b) Companies continue to cut corners and force their staff to organise all their own travel planning using agreed/preferred direct channels (it doesn't cost them extra to slave their staff a bit more, at least that is what they would think)

Not saying its fair, not saying it gets the best outcome all the time, just sayings its a reality and the sooner the travel "middleman" sector is able to define their role in this new game and present their value to their customers, the less pain they will experience as this becomes more and more prevalent..

Anonymous said...

ucprfHey, 'Anonymous' - read my comments in the context of who I am. I'm nobody's middle man. I'm a corporate travel manager. I manage the travel policy and requirements of a FTSE 100 company.

What I'm saying is that I completely understand BA's desire to bypass the middle man. It makes good business sense.

But like Lowell Courtney said: nobody (BA included) has any God-given right to any business on the planet. And like he said: the client will choose the distribution channel which suits his particular needs best.

Just so happens that I want (and need) my organisation's travel to be based around a central travel policy, overseen and managed by my organisation's TMC.

Now - if BA wants my business, then fine. But only if it sells to me through the channel I choose. And I repeat - there's no way I'm going to be paying BA's costs for doing that.

That, my friend, is consumer power.

Anonymous said...

^ Thanks David,

See your point, didn't realise you were an employee of the company in question wanting the travel, not just a contractor (middleman) with a fancy title..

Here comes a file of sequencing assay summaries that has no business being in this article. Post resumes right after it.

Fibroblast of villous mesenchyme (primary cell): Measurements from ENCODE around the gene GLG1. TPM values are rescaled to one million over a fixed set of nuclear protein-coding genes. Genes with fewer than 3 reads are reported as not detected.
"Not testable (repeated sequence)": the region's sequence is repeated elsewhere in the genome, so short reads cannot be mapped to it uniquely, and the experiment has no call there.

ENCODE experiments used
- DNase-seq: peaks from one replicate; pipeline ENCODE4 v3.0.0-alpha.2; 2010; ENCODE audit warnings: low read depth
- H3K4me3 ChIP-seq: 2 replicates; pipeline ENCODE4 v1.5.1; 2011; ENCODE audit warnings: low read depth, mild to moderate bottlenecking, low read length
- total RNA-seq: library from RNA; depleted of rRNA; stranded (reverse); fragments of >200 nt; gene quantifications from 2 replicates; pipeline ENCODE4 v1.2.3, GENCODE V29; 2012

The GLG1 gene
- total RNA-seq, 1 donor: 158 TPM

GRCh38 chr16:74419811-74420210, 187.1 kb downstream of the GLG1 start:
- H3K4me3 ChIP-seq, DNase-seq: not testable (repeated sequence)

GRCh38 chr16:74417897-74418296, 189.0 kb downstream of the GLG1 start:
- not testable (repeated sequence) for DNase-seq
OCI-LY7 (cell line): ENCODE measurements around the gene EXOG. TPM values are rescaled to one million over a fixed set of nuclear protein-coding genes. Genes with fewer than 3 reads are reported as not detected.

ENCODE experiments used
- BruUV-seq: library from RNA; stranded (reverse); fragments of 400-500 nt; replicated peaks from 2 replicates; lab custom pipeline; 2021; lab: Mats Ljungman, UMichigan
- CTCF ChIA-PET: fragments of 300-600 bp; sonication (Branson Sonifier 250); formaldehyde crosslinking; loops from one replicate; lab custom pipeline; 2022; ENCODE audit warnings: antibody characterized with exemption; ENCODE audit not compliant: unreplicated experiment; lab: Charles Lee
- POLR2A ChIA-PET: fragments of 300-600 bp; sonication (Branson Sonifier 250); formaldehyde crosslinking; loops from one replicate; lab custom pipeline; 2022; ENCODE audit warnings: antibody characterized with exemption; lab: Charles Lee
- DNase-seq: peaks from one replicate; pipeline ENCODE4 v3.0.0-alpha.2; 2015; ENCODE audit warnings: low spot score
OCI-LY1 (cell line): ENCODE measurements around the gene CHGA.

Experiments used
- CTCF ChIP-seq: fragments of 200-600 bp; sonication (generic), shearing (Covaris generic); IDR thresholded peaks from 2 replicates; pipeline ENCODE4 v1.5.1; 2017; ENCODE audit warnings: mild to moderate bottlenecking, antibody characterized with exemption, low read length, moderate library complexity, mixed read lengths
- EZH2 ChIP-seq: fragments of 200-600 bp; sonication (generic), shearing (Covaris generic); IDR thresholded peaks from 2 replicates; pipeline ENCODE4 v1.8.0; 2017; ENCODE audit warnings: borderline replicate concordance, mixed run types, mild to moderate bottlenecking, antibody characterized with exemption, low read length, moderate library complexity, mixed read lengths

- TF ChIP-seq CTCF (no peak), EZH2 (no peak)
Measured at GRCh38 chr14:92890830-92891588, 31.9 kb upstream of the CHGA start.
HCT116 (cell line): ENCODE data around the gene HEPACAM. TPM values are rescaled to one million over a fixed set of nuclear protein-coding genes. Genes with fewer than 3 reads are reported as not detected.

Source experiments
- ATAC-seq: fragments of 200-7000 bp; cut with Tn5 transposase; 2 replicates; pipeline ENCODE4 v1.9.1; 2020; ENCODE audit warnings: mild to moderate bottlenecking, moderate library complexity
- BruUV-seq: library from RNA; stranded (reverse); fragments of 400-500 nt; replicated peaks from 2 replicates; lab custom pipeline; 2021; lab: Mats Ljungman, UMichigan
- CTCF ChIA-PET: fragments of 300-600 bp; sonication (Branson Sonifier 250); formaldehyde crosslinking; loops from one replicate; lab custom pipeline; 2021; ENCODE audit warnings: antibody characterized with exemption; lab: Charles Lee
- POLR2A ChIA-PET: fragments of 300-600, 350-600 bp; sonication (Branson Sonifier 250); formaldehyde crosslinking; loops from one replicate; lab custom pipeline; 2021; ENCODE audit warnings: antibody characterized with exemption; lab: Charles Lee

I don't for a minute underestimate the volume of travel that large businesses require, or the yield and return they provide to the airline - the day must surely be coming soon where airlines and other end product owners will provide you with a system that bypasses GDS and provides you with a direct purchase at an agreeable price and level of service?

My beef lies more with a head in the sand agent culture - not looking to tar everyone with the one brush, but if I have to go to another industry event where hand-wringing, denial and "its not fair" are the main themes of counter argument.....

Cheers, no offence intended :)

Anonymous said...

Personally, I think the idea of a world full of direct connections between corporations and airlines is a pipe-dream indulged in by airline execs who have lost sight of what I - the customer - actually need.

Who would be responsible for checking all these direct connections to make sure I was constantly getting the best deal and not being shafted by some airline or other? Me? Forget it! My travel management company? Forget it - way too expensive.

I would need some technology to make sure that I could see all available fares in one place. It would be handy if such a system could help me manage my travel programme as well, providing reports and such. Could be useful if the system would tell me where my staff were around the world at any given moment. Hmmm... Now where could I find such sophisticated technology? Oh - guess what? It exists already! It's called a GDS!

Of course, an airline could build such a system for me. Oh shucks - I forgot! Isn't that how the existing four GDSs came into being in the first place? Does BA or any other airline really want to get into the business of travel technology? I thought the emphasis was on cost-saving, not shelling out squazillions to re-invent a perfectly functional wheel.

Personally, Anonymous, I'm with you on the whinging front. The travel agency community has a perfectly good and solid business case to combat this (alleged, by the way) attempt by BA to stick me with its distribution costs. Their arguments should be based on the needs and requirements of BA's most important - and influential - customer base. Not on their own vested interests.

But if I have to pick a side in this scrap, I'm on the side of the travel managemenmt company. If BA wants my business it will have to continue making ALL its fares available through the GDS, WITHOUT expecting me to pay its costs for doing so.

Anyway - that's it from me on this blog. Places to go, battles to fight. Thanks - it's been great.

Anonymous said...

Airlines needed GDSs a few years ago, but with migration to the web, they don't need them any more and they don't see why they should pay a fee to a third party.
There is an alternative for agents - book on the web or use BA's corporate booking tool and charge a fee, which is what most travel management companies are doing anyhow. End of story.